I’ve played both pre and post-release and while I know there’s been outrage regarding certain microtransactions, I’ve not had an issue. I didn’t even know these boosters existed and while I don’t think they’re a good idea, I’m not going to crucify the game just because they exist. Even if they were still in the game, I wouldn’t care because I’m never going to buy them and they don’t affect my enjoyment.

Functionally, Breakpoint feels good to play. The shooting mechanics are really solid and certainly make you feel like a Spec Ops soldier. Creeping and crawling through the jungle while stalking your unknowing victims is undeniably cool and when you manage to take out an entire squad of soldiers or Wolves without a scratch, you feel like superman.

A great new feature in Breakpoint is Prone Camo. When prone, you can cover yourself with mud and leaves and dirt to blend in with the ground and avoid and pesky, suspicious enemies. It also works to avoid choppers and the Azrael drones that send packs of Wolves after you when they spot you.

Playing on the highest difficulty is where Breakpoint works best. Enemies can take you out really swiftly and you need to always think tactically. Rushing in like a madman isn’t going to do you any favours. Plan your attack, choose your targets and take them out efficiently and you’ll definitely get the most enjoyment out of the experience.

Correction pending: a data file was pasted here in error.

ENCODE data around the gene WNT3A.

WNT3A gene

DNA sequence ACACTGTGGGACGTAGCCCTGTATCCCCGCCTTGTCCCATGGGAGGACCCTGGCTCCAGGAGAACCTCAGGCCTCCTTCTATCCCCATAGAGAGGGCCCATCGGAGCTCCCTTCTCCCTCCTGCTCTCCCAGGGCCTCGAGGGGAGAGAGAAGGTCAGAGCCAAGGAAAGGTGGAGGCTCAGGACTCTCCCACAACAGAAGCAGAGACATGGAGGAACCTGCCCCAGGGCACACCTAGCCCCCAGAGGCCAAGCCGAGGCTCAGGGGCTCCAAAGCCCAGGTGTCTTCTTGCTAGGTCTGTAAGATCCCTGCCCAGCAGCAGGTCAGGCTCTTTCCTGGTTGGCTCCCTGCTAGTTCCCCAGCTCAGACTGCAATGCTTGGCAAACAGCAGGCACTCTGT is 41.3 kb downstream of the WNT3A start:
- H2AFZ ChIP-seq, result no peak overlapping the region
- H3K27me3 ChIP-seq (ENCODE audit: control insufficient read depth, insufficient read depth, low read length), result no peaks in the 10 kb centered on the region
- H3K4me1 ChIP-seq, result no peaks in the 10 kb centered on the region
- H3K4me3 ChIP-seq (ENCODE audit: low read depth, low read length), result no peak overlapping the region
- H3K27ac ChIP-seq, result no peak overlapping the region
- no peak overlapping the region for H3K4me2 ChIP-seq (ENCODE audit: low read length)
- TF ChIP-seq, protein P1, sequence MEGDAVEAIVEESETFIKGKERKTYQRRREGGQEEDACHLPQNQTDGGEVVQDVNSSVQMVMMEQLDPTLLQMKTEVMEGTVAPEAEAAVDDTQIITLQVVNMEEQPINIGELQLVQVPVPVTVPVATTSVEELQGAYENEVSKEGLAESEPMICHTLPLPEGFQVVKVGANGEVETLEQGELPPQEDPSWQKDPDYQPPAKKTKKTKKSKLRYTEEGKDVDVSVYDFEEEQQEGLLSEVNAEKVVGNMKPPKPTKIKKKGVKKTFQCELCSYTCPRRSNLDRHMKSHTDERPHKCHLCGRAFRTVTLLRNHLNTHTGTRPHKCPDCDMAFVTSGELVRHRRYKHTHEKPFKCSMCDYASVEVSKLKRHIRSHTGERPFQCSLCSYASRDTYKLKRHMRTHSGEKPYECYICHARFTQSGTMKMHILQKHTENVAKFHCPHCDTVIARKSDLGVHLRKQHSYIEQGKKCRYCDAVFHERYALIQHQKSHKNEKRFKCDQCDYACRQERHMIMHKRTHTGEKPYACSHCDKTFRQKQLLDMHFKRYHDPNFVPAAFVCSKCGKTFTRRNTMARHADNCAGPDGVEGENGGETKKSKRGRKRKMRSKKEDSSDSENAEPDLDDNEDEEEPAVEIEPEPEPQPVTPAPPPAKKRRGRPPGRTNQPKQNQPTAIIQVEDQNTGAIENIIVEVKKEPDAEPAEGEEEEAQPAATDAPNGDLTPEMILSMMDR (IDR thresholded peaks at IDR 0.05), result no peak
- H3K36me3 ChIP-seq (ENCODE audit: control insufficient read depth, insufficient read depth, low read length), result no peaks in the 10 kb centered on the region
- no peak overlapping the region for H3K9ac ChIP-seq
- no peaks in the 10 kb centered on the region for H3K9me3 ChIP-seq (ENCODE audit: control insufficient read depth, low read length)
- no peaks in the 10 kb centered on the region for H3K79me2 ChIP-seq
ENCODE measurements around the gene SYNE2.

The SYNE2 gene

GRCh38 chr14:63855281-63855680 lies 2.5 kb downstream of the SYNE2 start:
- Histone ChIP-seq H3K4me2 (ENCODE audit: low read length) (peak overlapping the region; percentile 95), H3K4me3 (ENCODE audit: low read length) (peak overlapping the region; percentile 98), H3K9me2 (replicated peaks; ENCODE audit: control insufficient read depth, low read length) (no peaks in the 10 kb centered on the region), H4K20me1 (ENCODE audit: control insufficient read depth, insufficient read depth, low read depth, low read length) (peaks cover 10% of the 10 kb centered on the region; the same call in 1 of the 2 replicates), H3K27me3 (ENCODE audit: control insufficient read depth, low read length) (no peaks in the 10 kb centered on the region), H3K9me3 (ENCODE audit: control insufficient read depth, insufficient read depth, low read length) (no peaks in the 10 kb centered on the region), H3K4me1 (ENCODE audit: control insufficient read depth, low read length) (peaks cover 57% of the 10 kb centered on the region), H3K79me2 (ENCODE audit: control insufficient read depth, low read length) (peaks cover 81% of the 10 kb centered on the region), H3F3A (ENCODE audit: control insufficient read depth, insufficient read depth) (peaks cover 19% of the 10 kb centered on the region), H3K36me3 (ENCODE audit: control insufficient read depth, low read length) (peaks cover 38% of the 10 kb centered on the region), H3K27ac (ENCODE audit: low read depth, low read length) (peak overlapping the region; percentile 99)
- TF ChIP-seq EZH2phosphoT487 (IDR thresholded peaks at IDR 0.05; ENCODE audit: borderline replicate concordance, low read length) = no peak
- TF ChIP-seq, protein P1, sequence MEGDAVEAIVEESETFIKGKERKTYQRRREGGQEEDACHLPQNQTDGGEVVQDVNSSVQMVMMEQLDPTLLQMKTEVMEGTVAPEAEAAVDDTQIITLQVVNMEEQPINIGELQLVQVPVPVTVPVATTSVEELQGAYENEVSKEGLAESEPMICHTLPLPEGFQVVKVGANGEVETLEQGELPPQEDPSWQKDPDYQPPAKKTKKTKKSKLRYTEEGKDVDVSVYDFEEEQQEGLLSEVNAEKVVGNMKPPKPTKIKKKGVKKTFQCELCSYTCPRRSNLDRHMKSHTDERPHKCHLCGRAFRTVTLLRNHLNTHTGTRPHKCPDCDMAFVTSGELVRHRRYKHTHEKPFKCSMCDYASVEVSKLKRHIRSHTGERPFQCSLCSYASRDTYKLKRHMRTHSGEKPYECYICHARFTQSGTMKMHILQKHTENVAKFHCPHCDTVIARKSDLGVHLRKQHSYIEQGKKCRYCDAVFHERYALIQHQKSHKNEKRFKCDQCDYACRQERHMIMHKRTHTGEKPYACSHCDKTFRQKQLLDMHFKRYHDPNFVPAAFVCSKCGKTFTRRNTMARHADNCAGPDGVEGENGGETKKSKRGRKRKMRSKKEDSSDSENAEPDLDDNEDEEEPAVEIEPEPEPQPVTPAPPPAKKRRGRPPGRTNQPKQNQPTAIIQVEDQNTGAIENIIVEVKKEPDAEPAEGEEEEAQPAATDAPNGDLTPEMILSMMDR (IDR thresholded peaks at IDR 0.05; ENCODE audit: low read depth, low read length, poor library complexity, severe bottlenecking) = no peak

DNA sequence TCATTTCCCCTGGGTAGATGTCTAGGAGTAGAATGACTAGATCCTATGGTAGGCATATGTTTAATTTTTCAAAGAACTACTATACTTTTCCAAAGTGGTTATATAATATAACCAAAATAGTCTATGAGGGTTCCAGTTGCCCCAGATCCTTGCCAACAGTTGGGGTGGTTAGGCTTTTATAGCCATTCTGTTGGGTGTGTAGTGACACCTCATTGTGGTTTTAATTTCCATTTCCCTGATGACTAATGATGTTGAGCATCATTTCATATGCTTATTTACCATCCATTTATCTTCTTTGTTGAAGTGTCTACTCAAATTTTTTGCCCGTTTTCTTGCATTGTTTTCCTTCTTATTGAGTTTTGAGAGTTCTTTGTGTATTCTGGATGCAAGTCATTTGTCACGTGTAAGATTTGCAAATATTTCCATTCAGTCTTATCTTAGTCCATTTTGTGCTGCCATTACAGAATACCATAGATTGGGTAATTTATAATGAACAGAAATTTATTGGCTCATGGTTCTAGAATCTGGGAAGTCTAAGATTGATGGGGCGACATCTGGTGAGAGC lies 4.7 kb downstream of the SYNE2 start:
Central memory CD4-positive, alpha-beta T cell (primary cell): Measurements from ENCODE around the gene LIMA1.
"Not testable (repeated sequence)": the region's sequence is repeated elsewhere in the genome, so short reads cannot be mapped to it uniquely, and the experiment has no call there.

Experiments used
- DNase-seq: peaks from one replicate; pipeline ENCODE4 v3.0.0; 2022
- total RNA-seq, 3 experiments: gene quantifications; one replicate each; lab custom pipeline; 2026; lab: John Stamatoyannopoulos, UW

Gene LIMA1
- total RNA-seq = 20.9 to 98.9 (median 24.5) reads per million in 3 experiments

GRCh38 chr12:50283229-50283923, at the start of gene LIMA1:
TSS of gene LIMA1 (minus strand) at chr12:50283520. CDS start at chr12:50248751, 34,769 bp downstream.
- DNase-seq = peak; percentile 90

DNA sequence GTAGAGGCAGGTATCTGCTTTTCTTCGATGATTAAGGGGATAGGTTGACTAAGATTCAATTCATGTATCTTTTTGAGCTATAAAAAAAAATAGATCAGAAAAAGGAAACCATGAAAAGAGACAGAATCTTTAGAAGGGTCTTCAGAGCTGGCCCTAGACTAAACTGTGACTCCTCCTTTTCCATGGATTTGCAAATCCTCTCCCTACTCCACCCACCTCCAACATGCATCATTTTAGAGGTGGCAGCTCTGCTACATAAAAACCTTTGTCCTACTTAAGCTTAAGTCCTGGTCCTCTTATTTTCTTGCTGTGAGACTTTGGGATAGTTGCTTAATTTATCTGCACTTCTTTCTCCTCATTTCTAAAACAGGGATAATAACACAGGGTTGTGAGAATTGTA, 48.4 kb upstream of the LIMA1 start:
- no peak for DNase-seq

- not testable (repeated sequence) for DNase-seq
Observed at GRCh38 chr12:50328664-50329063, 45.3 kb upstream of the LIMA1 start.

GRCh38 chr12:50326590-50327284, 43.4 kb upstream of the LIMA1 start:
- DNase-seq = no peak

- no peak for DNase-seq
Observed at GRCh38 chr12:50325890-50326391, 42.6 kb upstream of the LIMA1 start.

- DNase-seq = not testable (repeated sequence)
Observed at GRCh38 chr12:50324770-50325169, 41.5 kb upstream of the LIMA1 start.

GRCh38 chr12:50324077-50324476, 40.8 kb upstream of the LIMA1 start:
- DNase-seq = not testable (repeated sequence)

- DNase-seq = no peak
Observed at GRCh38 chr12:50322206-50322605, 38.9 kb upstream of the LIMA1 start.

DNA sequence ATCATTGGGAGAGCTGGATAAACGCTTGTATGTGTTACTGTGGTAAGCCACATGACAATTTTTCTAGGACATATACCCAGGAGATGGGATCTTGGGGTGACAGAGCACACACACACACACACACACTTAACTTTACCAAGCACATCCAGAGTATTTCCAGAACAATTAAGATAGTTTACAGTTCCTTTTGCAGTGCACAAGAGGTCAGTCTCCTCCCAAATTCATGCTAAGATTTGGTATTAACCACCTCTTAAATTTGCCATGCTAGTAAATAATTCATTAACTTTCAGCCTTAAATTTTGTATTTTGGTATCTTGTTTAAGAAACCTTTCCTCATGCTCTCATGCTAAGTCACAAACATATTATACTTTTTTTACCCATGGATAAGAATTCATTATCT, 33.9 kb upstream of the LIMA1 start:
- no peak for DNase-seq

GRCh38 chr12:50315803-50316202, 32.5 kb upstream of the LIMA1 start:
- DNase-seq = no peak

The newly introduced loot system in Breakpoint lifted wholesale from The Division 2, doesn’t really work. Sure, it functions as it should but it seems to serve no purpose. As a tactical shooter, enemies shouldn’t be able to absorb bullets because they’re at a higher level. And they can’t, provided you shoot them in the head.

It’s really strange to constantly pick up new gear, equip it and watch your gear score rise, without it truly affecting the gameplay. It seems to exist simply for the sake of it. Narratively, I can understand the constant need to pick up new and better gear, as Nomad is stranded on Auroa but it really is just a feature shoehorned in because it could be.